We managed to organize two friendly games between Panyadoli Self Help Secondary School and the Danish Refugee Council team, one on May 18 and the other on June 15. Friendly matches with other teams improved the players’ skills and knowledge and helped them to understand and work on their areas of weakness. These games ended in favor of our team after a win of 2-1 and a 1-1 tie, respectively. Great thanks goes to our committed coaches and players for exhibiting such talent in soccer and sports in general.
The teams conducted daily trainings in the 4 community fields in Arnold, St. Bakhita, Magamaga, and Cluster K. The fields have aided the daily activity trainings, furthering the success of the project as a whole. The daily trainings imparted both practical and theoretical soccer skills in the players, and the mentorship element of the program instills them with peacebuilding ideas. Counseling is also conducted for players with mental illness or trauma due to domestic violence.
We were able to organize games as part of the celebration marking World Refugee Day. These games took place at Kiryandongo Refugee Settlement, and a number of implementing partners participated, such as the Danish Refugee Council (DRC), Windle Trust International (WTI), and Whitaker Peace & Development Initiative (WPDI), among others, which made the day amazing for both active participants and those cheering the players on from the sidelines.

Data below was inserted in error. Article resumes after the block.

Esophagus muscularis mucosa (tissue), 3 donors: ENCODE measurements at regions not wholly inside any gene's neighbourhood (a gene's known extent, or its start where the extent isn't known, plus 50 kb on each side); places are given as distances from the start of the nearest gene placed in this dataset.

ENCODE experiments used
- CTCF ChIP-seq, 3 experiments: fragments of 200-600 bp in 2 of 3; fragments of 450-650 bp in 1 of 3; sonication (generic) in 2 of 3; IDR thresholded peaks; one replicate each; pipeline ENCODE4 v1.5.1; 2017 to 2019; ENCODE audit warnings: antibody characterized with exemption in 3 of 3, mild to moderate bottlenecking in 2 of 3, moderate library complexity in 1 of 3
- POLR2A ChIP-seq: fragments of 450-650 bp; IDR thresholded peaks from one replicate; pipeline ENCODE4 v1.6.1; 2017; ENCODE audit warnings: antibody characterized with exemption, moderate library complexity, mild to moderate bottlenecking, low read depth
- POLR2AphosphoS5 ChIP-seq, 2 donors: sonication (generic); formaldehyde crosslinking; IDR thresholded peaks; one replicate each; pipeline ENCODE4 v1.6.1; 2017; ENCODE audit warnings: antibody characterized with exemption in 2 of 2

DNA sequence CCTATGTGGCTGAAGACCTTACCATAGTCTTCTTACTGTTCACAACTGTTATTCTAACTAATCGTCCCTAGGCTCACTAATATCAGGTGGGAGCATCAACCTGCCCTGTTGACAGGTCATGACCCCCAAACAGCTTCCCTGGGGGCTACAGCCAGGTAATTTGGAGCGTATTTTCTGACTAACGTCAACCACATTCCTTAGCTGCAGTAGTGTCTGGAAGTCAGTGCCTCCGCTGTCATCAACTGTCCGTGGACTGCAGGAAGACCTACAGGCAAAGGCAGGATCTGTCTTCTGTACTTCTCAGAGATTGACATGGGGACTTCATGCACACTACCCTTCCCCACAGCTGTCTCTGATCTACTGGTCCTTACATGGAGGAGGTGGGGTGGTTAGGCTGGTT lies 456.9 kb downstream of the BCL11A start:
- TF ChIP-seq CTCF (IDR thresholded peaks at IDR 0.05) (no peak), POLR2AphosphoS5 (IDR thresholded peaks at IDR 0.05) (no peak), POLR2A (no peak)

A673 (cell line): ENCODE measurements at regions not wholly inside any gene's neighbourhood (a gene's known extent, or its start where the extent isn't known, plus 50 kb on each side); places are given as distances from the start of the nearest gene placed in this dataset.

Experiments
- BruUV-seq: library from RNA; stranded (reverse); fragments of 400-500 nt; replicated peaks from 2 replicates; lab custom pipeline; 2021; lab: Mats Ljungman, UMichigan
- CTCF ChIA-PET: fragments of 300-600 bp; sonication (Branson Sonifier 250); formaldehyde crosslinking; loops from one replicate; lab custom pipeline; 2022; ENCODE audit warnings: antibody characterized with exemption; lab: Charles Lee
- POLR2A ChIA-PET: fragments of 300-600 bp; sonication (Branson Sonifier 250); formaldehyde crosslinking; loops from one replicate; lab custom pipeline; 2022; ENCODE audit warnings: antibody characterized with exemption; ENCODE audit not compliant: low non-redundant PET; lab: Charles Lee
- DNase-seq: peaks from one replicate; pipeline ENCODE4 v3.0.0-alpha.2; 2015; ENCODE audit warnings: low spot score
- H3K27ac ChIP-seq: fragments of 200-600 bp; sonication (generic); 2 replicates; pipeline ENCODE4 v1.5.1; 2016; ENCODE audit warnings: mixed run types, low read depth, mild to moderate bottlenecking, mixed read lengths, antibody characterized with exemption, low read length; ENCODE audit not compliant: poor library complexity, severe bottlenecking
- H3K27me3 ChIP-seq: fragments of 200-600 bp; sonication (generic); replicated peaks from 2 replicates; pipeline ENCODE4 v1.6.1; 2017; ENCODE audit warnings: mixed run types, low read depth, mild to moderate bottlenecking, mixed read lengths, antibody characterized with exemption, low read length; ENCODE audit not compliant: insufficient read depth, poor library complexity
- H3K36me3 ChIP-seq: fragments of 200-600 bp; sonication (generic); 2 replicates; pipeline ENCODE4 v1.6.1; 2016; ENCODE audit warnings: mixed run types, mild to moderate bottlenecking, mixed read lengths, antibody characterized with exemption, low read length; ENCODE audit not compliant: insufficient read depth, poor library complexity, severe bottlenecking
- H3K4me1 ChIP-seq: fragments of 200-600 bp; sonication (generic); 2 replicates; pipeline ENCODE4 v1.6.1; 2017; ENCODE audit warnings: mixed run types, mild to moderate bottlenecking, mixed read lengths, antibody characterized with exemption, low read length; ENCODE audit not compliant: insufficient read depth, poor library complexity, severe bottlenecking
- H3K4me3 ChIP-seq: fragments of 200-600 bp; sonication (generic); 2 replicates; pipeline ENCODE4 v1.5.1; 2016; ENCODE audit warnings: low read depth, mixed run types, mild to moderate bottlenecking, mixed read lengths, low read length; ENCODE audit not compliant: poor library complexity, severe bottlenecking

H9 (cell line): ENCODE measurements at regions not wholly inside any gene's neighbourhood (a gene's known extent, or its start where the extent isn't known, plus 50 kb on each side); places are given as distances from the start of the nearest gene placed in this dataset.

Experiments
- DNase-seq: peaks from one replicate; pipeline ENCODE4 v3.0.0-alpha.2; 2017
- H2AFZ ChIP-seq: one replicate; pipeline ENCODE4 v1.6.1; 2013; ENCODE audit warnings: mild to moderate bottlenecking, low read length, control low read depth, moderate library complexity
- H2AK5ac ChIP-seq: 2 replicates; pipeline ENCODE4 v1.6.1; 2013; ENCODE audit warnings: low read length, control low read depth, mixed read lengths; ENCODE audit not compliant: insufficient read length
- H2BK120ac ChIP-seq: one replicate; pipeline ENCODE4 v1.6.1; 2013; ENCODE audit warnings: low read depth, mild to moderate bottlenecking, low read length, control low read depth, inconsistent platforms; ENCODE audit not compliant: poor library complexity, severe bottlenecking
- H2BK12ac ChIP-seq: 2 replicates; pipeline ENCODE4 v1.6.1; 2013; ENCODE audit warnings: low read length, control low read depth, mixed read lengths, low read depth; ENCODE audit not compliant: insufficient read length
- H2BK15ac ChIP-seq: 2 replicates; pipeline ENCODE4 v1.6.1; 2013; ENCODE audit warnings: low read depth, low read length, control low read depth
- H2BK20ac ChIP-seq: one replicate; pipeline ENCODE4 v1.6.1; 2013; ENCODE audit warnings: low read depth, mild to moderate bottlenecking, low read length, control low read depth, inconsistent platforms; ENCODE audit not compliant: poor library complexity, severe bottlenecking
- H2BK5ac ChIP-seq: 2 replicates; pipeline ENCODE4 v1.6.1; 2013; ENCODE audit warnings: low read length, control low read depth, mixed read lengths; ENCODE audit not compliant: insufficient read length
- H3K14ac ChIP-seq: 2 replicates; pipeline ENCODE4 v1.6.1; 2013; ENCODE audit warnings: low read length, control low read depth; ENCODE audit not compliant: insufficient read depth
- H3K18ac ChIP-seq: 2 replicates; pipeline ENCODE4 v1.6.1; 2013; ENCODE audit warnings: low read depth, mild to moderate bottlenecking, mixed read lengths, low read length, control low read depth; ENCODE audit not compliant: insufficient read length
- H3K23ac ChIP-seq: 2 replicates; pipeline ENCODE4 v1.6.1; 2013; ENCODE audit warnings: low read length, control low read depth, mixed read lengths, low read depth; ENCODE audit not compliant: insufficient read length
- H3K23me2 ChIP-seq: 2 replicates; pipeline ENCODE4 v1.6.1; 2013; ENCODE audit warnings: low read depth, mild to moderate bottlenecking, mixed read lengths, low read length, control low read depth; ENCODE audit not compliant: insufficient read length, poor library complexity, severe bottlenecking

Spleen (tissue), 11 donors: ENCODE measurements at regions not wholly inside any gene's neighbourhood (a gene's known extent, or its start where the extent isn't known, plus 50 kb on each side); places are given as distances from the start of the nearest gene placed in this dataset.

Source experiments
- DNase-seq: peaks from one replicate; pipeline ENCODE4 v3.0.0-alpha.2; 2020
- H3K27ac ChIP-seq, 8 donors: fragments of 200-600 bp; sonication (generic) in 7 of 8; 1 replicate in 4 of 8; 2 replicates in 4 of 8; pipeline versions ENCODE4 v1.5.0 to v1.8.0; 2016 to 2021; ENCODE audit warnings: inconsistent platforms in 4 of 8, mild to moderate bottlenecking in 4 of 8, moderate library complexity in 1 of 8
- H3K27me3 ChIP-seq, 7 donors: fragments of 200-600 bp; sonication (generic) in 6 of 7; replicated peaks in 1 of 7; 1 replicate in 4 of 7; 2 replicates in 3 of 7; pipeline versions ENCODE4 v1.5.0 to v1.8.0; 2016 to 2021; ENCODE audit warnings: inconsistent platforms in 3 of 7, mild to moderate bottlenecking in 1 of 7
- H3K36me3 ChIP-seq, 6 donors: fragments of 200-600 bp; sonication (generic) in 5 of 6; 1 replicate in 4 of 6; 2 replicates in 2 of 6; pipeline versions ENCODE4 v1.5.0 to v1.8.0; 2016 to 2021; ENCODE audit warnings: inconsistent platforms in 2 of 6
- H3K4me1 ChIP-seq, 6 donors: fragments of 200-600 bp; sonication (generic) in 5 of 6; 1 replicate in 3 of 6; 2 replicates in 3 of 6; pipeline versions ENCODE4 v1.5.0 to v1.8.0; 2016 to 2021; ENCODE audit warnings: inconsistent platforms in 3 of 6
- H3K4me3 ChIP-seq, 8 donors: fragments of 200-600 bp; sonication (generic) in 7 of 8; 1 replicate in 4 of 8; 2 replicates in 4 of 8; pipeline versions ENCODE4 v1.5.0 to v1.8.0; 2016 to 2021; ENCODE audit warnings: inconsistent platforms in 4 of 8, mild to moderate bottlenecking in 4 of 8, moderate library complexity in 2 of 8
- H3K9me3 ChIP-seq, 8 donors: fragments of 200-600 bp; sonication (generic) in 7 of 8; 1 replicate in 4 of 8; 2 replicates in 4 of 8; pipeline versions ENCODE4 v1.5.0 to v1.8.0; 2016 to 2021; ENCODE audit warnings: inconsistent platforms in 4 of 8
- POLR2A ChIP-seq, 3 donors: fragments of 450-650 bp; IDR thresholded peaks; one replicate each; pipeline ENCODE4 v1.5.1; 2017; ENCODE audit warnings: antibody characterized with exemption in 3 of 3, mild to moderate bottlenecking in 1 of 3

The divides and challenges from past trauma facing the youth of Kiryandongo Refugee Settlement are stark. With few structured activities for youth from both sides of the conflict in South Sudan to interact and a lack of exposure to activities and experiences outside of the camp, conflict between tribal groups within Kiryandongo Refugee Settlement is not uncommon. Bringing children and youth across tribes together to play sports with each other, as opposed to against each other, is an informal entry point that can be an initial bridge to larger societal change.
However, any program design can’t stop by simply addressing the current conflict, but also must speak to the trauma faced by youth before and since arriving in Kiryandongo Refugee Settlement. In 60% of the interviews conducted by RMF/PPI, “trauma from past experiences” was mentioned as a major issue facing children and youth today.
In the two primary schools PeacePlayers International (PPI) visited on their trip to Kiryandongo Refugee Settlement, there is an average of 1 teacher for every 93 students. In this environment, the Kiryandongo Sports Program has great potential to help its target beneficiaries develop the full range of life skills necessary for successful integration.